Did the apostle Paul believe in faith only? Do his writings teach that works are not necessary? Advocates of faith-only salvation like to tout Romans 4:1-5, "What shall we say then that Abraham our father, as pertaining to the flesh, hath found? For if Abraham were justified by works, he hath whereof to glory; but not before God. For what saith the scripture? Abraham believed God, and it was counted unto him for righteousness. Now to him that worketh is the reward not reckoned of grace, but of debt. But to him that worketh not: but believeth on him that justifieth the ungodly, his faith is counted for righteousness." First, let's get the context. Paul, in the end of chapter three, speaks of works of the law. "Where is the boasting then? It is excluded. By what law? of works? Nay: but by the law of faith. Therefore we conclude that a man is justified by faith without the deeds of the law." (Romans 3:27-28) Here, Paul compares the law of works with the law of faith. Works of law are different from works of faith; works of law are not based on faith. The Bible says, "And the law is not of faith: but, The man that doeth them shall live in them." (Galatians 3:12) Then, works of the law are works of merit, by which an individual builds righteousness in doing them. Works of the law produce rewards from debt and not of grace. There is no faith connected to them, and one must do them without mistake.
Was Paul's concept of faith free of works? Paul writes, "By whom we have received grace and apostleship, for obedience to the faith among all the nations, for his name:" (Romans 1:5) "For in Jesus Christ neither circumcision availeth anything, nor uncircumcision; but faith which worketh by love." (Galatians 5:6) "Remembering without ceasing your work of faith, and labor of love, and patience of hope in our Lord Jesus Christ, in the sight of God and our Father;" (1 Thessalonians 1:3) "Wherefore, my beloved, as ye have always obeyed, not as in my presence only, but now much more in my absence, work out your own salvation with fear and trembling." (Philippians 2:12) It seems to me that, when Paul speaks of faith, he speaks of a church member who has an obedient working faith faith that produces the righteous life God intended. This requires works. The Apostle Paul also speaks of salvation being "a gift not of works" (Ephesians 2:8-9) Paul was not alone in this. The apostle John says, "And this is the record, that God hath given to us eternal life ..." (1 John 5:11) Peter says, "Who his own self bare our sins in his own body on the tree, that we, being dead to sins, should live unto righteousness: by whose stripes ye were healed." (1 Peter 2:24) "Neither is there salvation in any other: for there is none other name under heaven given among men, whereby we must be saved." These are the words of Peter in Acts 4:12.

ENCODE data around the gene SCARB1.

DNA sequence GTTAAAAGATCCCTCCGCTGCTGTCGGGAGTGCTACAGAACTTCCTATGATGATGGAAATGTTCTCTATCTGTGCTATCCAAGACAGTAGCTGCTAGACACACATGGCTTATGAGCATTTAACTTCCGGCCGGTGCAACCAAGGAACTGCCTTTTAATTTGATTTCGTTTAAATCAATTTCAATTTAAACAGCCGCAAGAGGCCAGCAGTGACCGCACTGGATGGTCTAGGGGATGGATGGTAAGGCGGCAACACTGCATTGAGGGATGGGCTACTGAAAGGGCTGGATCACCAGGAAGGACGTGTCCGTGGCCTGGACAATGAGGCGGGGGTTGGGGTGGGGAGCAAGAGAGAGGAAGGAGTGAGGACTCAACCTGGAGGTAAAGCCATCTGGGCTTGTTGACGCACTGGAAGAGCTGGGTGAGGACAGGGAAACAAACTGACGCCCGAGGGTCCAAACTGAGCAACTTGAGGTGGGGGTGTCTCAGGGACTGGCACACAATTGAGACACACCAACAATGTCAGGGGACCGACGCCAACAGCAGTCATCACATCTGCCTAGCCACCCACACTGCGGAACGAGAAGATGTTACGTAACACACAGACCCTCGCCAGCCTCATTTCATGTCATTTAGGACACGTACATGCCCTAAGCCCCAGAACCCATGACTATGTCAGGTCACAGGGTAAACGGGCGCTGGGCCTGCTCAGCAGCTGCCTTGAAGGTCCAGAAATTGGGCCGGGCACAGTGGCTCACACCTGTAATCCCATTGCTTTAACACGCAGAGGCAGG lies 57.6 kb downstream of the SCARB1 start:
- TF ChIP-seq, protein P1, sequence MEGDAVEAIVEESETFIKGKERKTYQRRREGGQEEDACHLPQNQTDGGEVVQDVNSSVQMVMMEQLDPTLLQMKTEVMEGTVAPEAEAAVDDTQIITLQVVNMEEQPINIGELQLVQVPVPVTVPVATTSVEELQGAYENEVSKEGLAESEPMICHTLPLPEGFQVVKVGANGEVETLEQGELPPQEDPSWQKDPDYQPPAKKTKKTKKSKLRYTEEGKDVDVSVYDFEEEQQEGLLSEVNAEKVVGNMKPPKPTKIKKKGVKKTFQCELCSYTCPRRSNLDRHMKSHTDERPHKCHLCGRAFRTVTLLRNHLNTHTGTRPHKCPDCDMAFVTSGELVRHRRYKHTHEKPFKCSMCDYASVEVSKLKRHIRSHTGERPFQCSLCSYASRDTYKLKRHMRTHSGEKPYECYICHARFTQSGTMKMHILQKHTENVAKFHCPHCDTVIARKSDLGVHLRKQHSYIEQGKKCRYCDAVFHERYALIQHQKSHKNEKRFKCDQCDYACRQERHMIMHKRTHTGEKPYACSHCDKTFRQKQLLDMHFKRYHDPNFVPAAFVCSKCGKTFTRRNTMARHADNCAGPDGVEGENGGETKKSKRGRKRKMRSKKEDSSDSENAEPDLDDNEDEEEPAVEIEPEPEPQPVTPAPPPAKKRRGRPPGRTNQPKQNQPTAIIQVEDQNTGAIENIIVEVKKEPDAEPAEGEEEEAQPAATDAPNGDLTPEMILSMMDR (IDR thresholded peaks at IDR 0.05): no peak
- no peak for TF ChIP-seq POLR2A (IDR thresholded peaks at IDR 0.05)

Matthew wrote, "And she shall bring forth a son, and thou shalt call his name JESUS: for he shall save his people from their sins." (Matthew 1:21) Matthew said salvation is of Jesus, not of man. Our work is to obey; the work of Jesus is to save. Paul was in agreement with other New Testament writers when he said, "For by grace are ye saved through faith; and that not of yourselves: it is the gift of God: Not of works, lest any man should boast." (Ephesians 2:8-9) He goes on to say "For we are his workmanship, created in Christ Jesus unto good works, which God hath before ordained that we should walk in them." (Ephesians 2:10) The purpose of the gift of salvation is to produce good works in the Christian.
In conclusion, Paul worked and taught believers to work. These works were not works of merit like in the Law of Moses but works of faith, or works growing out of faith. Paul's faith was a working faith in which he "labored more abundantly than they all ..." (1 Corinthians 15:10) Paul's teaching and the other New Testament writers' teachings agree. Faith-only salvation is a misconception; it is foreign to the New Testament. Rt. 1 Box 131, Shock, WV 26638.
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